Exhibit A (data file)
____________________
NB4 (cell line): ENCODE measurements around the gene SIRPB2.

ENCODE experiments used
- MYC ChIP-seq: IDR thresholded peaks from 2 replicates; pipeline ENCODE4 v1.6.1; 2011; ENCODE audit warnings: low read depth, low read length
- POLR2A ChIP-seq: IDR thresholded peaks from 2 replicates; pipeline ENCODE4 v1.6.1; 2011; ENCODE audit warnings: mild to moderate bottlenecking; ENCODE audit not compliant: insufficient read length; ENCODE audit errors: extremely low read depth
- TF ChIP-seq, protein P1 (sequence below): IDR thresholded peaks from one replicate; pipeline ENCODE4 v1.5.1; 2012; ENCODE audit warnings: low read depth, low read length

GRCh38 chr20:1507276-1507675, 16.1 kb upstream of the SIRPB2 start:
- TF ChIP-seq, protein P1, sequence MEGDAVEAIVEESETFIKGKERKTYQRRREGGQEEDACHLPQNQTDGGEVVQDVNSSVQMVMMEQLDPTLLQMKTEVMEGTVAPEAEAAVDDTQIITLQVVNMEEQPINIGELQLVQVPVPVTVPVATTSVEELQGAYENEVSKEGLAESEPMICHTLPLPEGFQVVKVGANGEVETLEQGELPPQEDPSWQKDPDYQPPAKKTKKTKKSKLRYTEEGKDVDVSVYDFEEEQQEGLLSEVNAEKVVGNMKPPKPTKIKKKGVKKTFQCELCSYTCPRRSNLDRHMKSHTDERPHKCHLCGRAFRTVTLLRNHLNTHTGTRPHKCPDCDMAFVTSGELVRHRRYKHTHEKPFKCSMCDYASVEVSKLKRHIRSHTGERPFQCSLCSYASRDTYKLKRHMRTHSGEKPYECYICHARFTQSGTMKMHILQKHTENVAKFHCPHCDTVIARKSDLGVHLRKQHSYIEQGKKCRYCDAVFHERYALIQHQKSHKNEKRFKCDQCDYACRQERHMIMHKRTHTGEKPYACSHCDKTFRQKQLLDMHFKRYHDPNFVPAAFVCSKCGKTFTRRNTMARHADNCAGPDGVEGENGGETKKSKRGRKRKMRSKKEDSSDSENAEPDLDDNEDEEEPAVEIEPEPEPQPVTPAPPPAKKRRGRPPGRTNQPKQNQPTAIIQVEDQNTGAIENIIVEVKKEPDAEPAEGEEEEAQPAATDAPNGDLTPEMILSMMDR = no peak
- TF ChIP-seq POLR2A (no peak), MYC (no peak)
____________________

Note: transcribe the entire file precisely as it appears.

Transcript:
NB4 (cell line): ENCODE measurements around the gene SIRPB2.

ENCODE experiments used
- MYC ChIP-seq: IDR thresholded peaks from 2 replicates; pipeline ENCODE4 v1.6.1; 2011; ENCODE audit warnings: low read depth, low read length
- POLR2A ChIP-seq: IDR thresholded peaks from 2 replicates; pipeline ENCODE4 v1.6.1; 2011; ENCODE audit warnings: mild to moderate bottlenecking; ENCODE audit not compliant: insufficient read length; ENCODE audit errors: extremely low read depth
- TF ChIP-seq, protein P1 (sequence below): IDR thresholded peaks from one replicate; pipeline ENCODE4 v1.5.1; 2012; ENCODE audit warnings: low read depth, low read length

GRCh38 chr20:1507276-1507675, 16.1 kb upstream of the SIRPB2 start:
- TF ChIP-seq, protein P1, sequence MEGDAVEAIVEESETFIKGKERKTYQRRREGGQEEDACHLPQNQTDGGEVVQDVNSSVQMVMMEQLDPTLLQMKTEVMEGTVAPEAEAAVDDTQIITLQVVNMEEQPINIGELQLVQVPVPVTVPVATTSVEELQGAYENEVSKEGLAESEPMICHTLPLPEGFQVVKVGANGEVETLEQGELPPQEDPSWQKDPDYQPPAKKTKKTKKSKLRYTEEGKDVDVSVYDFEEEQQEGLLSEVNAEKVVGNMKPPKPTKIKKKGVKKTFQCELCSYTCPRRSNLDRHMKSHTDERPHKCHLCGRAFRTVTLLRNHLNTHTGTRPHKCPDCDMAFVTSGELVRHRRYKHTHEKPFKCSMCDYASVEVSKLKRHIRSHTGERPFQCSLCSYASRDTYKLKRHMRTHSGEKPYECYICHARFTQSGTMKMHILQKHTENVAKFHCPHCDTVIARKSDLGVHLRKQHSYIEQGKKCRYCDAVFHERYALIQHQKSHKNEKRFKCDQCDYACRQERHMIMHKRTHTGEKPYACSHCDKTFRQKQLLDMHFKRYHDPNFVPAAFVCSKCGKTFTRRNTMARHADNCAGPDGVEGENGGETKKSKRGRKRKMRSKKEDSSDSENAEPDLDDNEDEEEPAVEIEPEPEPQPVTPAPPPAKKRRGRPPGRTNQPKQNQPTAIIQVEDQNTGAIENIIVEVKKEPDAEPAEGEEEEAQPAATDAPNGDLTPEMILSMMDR = no peak
- TF ChIP-seq POLR2A (no peak), MYC (no peak)